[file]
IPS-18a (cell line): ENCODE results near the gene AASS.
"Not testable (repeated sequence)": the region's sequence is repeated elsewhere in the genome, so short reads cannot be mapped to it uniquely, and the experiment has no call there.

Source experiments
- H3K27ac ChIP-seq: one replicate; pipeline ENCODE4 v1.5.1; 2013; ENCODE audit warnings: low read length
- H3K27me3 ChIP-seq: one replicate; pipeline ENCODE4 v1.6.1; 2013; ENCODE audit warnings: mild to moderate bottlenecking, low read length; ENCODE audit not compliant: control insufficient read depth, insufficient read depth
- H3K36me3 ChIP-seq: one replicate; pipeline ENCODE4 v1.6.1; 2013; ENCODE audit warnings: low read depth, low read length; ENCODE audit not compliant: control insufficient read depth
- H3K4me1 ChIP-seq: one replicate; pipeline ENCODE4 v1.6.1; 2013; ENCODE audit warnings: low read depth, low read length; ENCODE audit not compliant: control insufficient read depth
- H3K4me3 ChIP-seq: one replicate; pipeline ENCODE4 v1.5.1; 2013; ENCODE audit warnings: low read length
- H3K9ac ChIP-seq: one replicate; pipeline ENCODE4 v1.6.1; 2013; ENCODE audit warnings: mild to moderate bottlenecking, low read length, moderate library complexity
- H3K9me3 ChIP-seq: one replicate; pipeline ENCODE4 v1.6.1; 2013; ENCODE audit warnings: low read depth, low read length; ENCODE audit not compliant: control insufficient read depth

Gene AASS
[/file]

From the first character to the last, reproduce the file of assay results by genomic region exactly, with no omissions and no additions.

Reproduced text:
IPS-18a (cell line): ENCODE results near the gene AASS.
"Not testable (repeated sequence)": the region's sequence is repeated elsewhere in the genome, so short reads cannot be mapped to it uniquely, and the experiment has no call there.

Source experiments
- H3K27ac ChIP-seq: one replicate; pipeline ENCODE4 v1.5.1; 2013; ENCODE audit warnings: low read length
- H3K27me3 ChIP-seq: one replicate; pipeline ENCODE4 v1.6.1; 2013; ENCODE audit warnings: mild to moderate bottlenecking, low read length; ENCODE audit not compliant: control insufficient read depth, insufficient read depth
- H3K36me3 ChIP-seq: one replicate; pipeline ENCODE4 v1.6.1; 2013; ENCODE audit warnings: low read depth, low read length; ENCODE audit not compliant: control insufficient read depth
- H3K4me1 ChIP-seq: one replicate; pipeline ENCODE4 v1.6.1; 2013; ENCODE audit warnings: low read depth, low read length; ENCODE audit not compliant: control insufficient read depth
- H3K4me3 ChIP-seq: one replicate; pipeline ENCODE4 v1.5.1; 2013; ENCODE audit warnings: low read length
- H3K9ac ChIP-seq: one replicate; pipeline ENCODE4 v1.6.1; 2013; ENCODE audit warnings: mild to moderate bottlenecking, low read length, moderate library complexity
- H3K9me3 ChIP-seq: one replicate; pipeline ENCODE4 v1.6.1; 2013; ENCODE audit warnings: low read depth, low read length; ENCODE audit not compliant: control insufficient read depth

Gene AASS